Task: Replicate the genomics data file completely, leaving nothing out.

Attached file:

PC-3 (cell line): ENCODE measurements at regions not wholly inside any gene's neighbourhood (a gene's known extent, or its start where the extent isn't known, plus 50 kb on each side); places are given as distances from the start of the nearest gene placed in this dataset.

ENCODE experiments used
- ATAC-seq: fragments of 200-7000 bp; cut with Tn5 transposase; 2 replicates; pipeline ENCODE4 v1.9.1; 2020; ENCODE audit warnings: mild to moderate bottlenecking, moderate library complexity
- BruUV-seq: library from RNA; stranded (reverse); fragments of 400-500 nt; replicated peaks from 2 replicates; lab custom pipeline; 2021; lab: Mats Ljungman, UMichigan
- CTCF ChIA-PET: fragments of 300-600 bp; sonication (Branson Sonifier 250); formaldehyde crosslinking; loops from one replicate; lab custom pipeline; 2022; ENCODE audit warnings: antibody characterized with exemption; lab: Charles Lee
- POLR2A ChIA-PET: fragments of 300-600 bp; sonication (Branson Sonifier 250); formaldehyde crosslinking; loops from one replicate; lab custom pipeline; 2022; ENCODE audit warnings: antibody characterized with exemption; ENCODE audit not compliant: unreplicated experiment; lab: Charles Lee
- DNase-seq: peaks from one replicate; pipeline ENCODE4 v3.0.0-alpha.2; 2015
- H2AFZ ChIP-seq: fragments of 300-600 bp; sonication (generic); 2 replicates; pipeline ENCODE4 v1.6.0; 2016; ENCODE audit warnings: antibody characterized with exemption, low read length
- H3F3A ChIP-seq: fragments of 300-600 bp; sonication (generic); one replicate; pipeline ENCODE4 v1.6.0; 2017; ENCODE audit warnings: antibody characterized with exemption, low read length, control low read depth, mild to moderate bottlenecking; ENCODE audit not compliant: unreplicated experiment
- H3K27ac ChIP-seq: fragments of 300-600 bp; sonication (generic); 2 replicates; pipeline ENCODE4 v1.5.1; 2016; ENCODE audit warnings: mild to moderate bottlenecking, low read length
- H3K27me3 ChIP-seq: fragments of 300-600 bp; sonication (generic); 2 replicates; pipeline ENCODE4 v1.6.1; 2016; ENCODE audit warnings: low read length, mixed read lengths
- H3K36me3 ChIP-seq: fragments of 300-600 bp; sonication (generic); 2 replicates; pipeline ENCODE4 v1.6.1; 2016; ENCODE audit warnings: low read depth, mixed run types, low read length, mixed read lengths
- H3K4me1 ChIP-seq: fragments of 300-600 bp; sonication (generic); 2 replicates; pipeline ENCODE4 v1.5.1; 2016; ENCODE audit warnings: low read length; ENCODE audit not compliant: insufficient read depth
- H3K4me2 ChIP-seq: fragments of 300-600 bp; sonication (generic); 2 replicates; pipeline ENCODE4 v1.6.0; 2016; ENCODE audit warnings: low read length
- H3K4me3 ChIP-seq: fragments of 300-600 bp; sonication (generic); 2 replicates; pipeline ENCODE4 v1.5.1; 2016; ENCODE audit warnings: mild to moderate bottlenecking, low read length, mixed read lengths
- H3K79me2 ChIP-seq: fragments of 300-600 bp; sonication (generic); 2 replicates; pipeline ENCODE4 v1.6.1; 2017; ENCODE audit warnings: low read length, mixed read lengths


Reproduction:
PC-3 (cell line): ENCODE measurements at regions not wholly inside any gene's neighbourhood (a gene's known extent, or its start where the extent isn't known, plus 50 kb on each side); places are given as distances from the start of the nearest gene placed in this dataset.

ENCODE experiments used
- ATAC-seq: fragments of 200-7000 bp; cut with Tn5 transposase; 2 replicates; pipeline ENCODE4 v1.9.1; 2020; ENCODE audit warnings: mild to moderate bottlenecking, moderate library complexity
- BruUV-seq: library from RNA; stranded (reverse); fragments of 400-500 nt; replicated peaks from 2 replicates; lab custom pipeline; 2021; lab: Mats Ljungman, UMichigan
- CTCF ChIA-PET: fragments of 300-600 bp; sonication (Branson Sonifier 250); formaldehyde crosslinking; loops from one replicate; lab custom pipeline; 2022; ENCODE audit warnings: antibody characterized with exemption; lab: Charles Lee
- POLR2A ChIA-PET: fragments of 300-600 bp; sonication (Branson Sonifier 250); formaldehyde crosslinking; loops from one replicate; lab custom pipeline; 2022; ENCODE audit warnings: antibody characterized with exemption; ENCODE audit not compliant: unreplicated experiment; lab: Charles Lee
- DNase-seq: peaks from one replicate; pipeline ENCODE4 v3.0.0-alpha.2; 2015
- H2AFZ ChIP-seq: fragments of 300-600 bp; sonication (generic); 2 replicates; pipeline ENCODE4 v1.6.0; 2016; ENCODE audit warnings: antibody characterized with exemption, low read length
- H3F3A ChIP-seq: fragments of 300-600 bp; sonication (generic); one replicate; pipeline ENCODE4 v1.6.0; 2017; ENCODE audit warnings: antibody characterized with exemption, low read length, control low read depth, mild to moderate bottlenecking; ENCODE audit not compliant: unreplicated experiment
- H3K27ac ChIP-seq: fragments of 300-600 bp; sonication (generic); 2 replicates; pipeline ENCODE4 v1.5.1; 2016; ENCODE audit warnings: mild to moderate bottlenecking, low read length
- H3K27me3 ChIP-seq: fragments of 300-600 bp; sonication (generic); 2 replicates; pipeline ENCODE4 v1.6.1; 2016; ENCODE audit warnings: low read length, mixed read lengths
- H3K36me3 ChIP-seq: fragments of 300-600 bp; sonication (generic); 2 replicates; pipeline ENCODE4 v1.6.1; 2016; ENCODE audit warnings: low read depth, mixed run types, low read length, mixed read lengths
- H3K4me1 ChIP-seq: fragments of 300-600 bp; sonication (generic); 2 replicates; pipeline ENCODE4 v1.5.1; 2016; ENCODE audit warnings: low read length; ENCODE audit not compliant: insufficient read depth
- H3K4me2 ChIP-seq: fragments of 300-600 bp; sonication (generic); 2 replicates; pipeline ENCODE4 v1.6.0; 2016; ENCODE audit warnings: low read length
- H3K4me3 ChIP-seq: fragments of 300-600 bp; sonication (generic); 2 replicates; pipeline ENCODE4 v1.5.1; 2016; ENCODE audit warnings: mild to moderate bottlenecking, low read length, mixed read lengths
- H3K79me2 ChIP-seq: fragments of 300-600 bp; sonication (generic); 2 replicates; pipeline ENCODE4 v1.6.1; 2017; ENCODE audit warnings: low read length, mixed read lengths